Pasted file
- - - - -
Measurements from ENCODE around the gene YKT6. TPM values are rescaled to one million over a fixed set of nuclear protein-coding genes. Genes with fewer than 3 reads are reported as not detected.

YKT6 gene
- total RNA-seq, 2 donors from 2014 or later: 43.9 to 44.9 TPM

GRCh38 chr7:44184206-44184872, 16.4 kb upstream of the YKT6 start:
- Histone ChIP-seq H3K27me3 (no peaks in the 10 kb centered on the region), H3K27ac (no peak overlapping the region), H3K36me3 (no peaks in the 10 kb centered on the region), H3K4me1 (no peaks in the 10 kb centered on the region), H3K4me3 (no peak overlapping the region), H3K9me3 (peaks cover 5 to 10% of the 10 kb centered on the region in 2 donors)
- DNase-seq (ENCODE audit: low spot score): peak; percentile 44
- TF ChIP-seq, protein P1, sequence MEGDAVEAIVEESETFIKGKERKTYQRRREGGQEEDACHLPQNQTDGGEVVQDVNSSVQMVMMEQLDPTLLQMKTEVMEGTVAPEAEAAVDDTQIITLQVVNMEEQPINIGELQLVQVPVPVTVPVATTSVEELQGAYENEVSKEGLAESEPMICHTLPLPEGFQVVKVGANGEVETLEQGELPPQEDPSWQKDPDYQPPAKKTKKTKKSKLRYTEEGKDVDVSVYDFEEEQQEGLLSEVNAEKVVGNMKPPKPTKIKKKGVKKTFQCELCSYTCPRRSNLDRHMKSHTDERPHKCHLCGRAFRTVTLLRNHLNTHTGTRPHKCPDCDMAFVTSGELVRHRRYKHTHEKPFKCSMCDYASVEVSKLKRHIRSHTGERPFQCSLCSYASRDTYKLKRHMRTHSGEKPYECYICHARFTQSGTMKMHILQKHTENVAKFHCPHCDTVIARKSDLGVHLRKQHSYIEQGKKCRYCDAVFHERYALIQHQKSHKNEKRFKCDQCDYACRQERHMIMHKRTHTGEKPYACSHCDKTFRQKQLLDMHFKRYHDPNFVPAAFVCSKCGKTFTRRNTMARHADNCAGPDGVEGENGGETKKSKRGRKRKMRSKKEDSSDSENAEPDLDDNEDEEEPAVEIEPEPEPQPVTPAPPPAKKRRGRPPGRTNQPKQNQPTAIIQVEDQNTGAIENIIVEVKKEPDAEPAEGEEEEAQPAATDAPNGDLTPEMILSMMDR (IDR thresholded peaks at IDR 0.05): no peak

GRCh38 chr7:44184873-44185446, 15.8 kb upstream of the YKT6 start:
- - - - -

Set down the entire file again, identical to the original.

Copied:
Measurements from ENCODE around the gene YKT6. TPM values are rescaled to one million over a fixed set of nuclear protein-coding genes. Genes with fewer than 3 reads are reported as not detected.

YKT6 gene
- total RNA-seq, 2 donors from 2014 or later: 43.9 to 44.9 TPM

GRCh38 chr7:44184206-44184872, 16.4 kb upstream of the YKT6 start:
- Histone ChIP-seq H3K27me3 (no peaks in the 10 kb centered on the region), H3K27ac (no peak overlapping the region), H3K36me3 (no peaks in the 10 kb centered on the region), H3K4me1 (no peaks in the 10 kb centered on the region), H3K4me3 (no peak overlapping the region), H3K9me3 (peaks cover 5 to 10% of the 10 kb centered on the region in 2 donors)
- DNase-seq (ENCODE audit: low spot score): peak; percentile 44
- TF ChIP-seq, protein P1, sequence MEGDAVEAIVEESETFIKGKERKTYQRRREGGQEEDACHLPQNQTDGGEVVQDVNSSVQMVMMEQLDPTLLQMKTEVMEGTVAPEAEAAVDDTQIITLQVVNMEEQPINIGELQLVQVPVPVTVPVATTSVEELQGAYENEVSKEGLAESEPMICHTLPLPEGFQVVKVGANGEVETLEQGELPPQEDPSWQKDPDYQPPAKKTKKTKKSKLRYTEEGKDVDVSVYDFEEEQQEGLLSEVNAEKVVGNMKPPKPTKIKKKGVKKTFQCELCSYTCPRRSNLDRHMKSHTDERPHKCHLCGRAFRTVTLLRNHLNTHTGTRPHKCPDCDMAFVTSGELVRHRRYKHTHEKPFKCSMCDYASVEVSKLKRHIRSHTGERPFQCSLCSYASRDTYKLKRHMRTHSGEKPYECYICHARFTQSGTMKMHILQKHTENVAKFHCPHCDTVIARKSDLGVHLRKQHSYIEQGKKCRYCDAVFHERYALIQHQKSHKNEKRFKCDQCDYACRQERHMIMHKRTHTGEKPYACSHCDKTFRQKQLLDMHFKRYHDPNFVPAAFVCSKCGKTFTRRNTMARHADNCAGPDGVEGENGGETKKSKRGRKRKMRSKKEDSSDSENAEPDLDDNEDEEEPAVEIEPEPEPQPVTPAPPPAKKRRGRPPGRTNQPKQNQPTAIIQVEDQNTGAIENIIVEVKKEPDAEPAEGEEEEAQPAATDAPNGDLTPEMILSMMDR (IDR thresholded peaks at IDR 0.05): no peak

GRCh38 chr7:44184873-44185446, 15.8 kb upstream of the YKT6 start: